Is notification of a decision a decision?

Federal Court: a previous FCA judgement had held that a notice under s 66 of the Migration Act 1958 of a decision to refuse to grant a visa did not itself constitute a "decision" that enlivened the jurisdiction of the Federal Circuit Court (FCCA). Does the same principle apply to visa cancellation revocation notices issued pursuant to s 501CA(3)?

Summary and discussion

The Department of Immigration cancelled the Applicant's visa under s 501(3A) of the Migration Act 1958 (mandatory character cancellation) and then invited him under s 501CA(3) to make representations about revocation of that cancellation within 28 days.

The Applicant made representations after the 28 days, but the Department advised the Applicant that, by reason of the delay, "the Minister cannot considering revoking the decision to cancel your visa".

The Applicant then applied to the Federal Circuit Court (FCCA) for judicial review. As explained by the Federal Court (FCA):

8   Before the Federal Circuit Court it was common ground that no challenge was made to the actual decision to cancel the visa under s 501(3A); the challenge which was mounted was to the notification of that decision. In essence, the Applicant contended that the “person who purported to give the Notice to the Applicant … did not hold a delegation from the Respondent [Minister] to carry out his duty under the Migration Act 1958 s 501CA(3)”. If successful in that challenge, the Applicant would have – so the argument ran – 28 days from whatever date a new notification was given in which to make representations.

The FCCA dismissed that application and the Applicant eventually filed in the FCA an originating application for relief under s 39B of the Judiciary Act 1903.

In a previous FCA judgement (Chung v Minister for Immigration & Multicultural & Indigenous Affairs [2003] FCA 442), it had been held that a notice under s 66 of the Migration Act 1958 of a decision to refuse to grant a visa did not itself constitute a "decision" that enlivened the jurisdiction of the Federal Circuit Court (FCCA).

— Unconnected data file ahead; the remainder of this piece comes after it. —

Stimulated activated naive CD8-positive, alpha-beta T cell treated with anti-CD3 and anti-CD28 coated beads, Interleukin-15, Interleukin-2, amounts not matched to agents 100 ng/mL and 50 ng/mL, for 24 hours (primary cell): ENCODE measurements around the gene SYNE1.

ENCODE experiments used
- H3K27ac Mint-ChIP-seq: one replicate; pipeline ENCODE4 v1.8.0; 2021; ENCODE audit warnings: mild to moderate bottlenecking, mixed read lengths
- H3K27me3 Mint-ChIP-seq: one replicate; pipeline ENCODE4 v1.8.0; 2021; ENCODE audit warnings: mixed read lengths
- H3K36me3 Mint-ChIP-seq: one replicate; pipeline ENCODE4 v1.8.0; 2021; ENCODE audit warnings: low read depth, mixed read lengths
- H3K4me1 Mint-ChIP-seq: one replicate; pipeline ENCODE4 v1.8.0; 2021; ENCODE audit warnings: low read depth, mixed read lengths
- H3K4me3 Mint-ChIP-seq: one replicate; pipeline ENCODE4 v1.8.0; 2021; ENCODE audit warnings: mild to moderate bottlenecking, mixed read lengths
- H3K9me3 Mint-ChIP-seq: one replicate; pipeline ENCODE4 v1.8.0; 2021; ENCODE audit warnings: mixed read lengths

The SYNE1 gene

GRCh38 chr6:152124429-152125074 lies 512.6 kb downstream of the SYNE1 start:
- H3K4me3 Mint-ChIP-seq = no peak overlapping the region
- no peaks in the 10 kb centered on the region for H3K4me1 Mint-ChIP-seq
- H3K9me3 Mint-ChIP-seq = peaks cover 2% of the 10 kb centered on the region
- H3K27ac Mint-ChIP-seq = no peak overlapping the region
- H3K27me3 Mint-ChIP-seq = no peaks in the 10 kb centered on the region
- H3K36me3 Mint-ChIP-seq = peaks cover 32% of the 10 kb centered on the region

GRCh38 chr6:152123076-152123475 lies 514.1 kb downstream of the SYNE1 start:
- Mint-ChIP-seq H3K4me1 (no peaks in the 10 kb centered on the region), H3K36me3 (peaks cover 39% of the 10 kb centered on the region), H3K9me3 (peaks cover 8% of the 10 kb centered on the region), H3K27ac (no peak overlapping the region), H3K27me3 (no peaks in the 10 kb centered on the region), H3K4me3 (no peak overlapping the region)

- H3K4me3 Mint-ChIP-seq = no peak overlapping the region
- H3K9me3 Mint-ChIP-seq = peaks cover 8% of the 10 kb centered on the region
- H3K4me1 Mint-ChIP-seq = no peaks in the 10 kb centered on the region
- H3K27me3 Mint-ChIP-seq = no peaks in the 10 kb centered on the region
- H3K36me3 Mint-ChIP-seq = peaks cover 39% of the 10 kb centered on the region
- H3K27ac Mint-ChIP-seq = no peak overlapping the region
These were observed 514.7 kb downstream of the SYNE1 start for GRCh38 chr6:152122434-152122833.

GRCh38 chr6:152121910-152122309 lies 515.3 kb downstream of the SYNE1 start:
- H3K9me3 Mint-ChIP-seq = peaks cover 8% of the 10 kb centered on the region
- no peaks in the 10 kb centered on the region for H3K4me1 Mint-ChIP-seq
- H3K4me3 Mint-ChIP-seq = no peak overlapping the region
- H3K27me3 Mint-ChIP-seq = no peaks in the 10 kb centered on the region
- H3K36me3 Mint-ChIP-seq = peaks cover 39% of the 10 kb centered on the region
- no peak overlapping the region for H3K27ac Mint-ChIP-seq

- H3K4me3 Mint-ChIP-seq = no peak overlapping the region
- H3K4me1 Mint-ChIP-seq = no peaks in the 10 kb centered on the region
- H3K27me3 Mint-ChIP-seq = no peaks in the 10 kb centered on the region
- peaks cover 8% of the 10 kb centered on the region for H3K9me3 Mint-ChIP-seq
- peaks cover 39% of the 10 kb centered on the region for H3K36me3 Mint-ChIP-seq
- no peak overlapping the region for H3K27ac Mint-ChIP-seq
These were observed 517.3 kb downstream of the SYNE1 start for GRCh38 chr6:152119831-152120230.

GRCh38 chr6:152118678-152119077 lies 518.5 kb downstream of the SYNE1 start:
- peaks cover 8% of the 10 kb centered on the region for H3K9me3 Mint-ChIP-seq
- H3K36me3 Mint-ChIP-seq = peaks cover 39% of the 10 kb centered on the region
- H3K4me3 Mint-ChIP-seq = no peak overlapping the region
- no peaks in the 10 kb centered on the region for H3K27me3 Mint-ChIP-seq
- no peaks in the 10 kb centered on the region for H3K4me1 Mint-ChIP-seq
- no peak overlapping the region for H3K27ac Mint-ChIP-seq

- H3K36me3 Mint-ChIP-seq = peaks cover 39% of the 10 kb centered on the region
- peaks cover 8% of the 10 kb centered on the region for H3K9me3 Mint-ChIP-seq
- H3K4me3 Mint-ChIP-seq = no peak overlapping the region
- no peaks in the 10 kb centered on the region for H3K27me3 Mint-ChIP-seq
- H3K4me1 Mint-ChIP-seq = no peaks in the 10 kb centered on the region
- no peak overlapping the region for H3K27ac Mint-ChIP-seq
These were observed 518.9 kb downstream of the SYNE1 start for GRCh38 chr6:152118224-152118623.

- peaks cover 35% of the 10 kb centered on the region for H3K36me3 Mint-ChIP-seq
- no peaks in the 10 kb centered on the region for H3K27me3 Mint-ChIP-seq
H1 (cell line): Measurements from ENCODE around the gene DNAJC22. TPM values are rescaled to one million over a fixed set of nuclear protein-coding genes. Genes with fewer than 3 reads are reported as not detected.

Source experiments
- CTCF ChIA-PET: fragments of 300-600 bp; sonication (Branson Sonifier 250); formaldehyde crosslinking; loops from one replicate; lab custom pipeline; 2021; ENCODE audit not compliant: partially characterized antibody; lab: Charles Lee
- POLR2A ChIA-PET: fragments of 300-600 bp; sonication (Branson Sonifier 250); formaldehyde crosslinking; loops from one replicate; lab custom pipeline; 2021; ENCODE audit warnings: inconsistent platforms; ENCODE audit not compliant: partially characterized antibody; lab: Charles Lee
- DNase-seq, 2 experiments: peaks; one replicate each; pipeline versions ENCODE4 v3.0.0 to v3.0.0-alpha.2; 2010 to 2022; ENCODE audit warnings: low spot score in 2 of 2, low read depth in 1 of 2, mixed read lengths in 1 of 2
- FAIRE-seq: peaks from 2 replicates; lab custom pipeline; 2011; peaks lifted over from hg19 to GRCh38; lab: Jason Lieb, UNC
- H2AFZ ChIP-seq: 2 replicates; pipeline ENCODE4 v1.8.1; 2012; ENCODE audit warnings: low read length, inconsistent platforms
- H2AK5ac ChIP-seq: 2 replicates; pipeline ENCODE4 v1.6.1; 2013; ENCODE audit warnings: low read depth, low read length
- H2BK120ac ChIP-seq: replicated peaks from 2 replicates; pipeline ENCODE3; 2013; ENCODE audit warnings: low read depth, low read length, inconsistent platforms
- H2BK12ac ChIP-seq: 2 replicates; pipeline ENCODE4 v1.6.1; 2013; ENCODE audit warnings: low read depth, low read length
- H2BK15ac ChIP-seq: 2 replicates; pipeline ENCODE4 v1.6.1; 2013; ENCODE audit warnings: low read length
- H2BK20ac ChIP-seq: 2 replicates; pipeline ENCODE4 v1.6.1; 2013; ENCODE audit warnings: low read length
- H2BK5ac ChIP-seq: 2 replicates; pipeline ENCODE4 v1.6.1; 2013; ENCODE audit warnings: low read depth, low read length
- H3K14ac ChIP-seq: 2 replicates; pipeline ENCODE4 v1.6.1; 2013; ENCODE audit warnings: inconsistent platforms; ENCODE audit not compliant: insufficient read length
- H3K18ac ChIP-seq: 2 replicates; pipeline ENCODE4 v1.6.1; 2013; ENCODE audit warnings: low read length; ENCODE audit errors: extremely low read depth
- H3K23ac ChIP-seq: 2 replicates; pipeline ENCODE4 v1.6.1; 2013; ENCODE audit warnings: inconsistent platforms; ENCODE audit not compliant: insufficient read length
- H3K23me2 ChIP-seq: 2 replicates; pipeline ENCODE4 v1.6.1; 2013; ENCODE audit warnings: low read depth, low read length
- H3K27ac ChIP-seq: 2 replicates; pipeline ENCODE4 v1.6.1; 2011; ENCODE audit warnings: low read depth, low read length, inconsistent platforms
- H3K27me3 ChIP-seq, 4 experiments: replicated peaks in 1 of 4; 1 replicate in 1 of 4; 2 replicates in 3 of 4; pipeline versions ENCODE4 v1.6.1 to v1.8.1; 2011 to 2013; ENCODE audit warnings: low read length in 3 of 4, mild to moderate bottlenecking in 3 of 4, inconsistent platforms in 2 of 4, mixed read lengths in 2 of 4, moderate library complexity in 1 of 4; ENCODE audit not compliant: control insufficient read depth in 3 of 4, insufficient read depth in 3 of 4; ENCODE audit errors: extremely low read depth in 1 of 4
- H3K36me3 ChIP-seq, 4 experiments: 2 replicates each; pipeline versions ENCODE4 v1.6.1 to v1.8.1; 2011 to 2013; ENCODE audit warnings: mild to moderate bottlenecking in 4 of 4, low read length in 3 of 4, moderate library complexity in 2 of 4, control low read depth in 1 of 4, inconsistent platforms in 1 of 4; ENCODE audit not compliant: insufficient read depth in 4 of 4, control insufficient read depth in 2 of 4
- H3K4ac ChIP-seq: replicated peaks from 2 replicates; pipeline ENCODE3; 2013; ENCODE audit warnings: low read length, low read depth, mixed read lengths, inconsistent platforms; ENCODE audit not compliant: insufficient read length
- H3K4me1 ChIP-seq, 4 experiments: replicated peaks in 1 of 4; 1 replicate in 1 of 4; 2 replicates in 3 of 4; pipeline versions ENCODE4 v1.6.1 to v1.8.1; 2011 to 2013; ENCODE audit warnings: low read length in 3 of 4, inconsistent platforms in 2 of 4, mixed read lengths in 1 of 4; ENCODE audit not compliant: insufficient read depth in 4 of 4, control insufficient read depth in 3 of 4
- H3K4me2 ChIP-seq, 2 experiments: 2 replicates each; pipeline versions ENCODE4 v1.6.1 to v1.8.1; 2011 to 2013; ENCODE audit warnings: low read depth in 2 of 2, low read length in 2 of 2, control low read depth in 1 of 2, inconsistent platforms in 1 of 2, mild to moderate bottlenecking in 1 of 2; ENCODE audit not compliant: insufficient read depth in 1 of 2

The question to the FCA was whether Chung equally applied to a notice issued pursuant to s 501CA(3) or whether such a notice constituted a "decision" that enlivened the jurisdiction of the FCCA.

The FCA answered as follows...

The remainder of this article is only available to Case Law and Platinum subscribers.

Read our Terms & Conditions and upgrade below:

Monthly Subscriptions

Basic
Basic Content
-
-
-
Free
Subscribe
Premium
Basic Content
Premium Content
-
-
$ 29 /month
Subscribe
Case Law
Basic Content
-
Case Law Content
-
$ 49 / month
Subscribe
Platinum
Basic Content
Premium Content
Case Law Content
Save $ 9 / month
$ 69 / month
Subscribe

Annual Subscriptions

Basic
Basic Content
-
-
-
Free
Subscribe
Premium
Basic Content
Premium Content
-
Save $ 49 / year
$ 299 / year
Subscribe
Case Law
Basic Content
-
Case Law Content
Save $ 89 / year
$ 499 / year
Subscribe
Platinum
Basic Content
Premium Content
Case Law Content
Save $ 237 / year
$ 699 / year
Subscribe

 

Where GST applies, the above amounts are inclusive of GST.

Content Types

Basic Content includes basic news, some media articles and selected announcements.

Premium Content includes all our content, except for Case Law Content. In other words, it includes Basic Content, plus all our articles on legislative and policy changes, industry updates and the Migration Legislation Tracker.

Case Law Content includes Basic Content, plus case law summaries, analysis and extract, but does not include Premium Content.

Platinum Content includes Basic Content, plus Premium Content, plus Case Law Content. In other words, it includes ALL our content.

If you already have a Case Law or Platinum subscription, click on 'Login' below.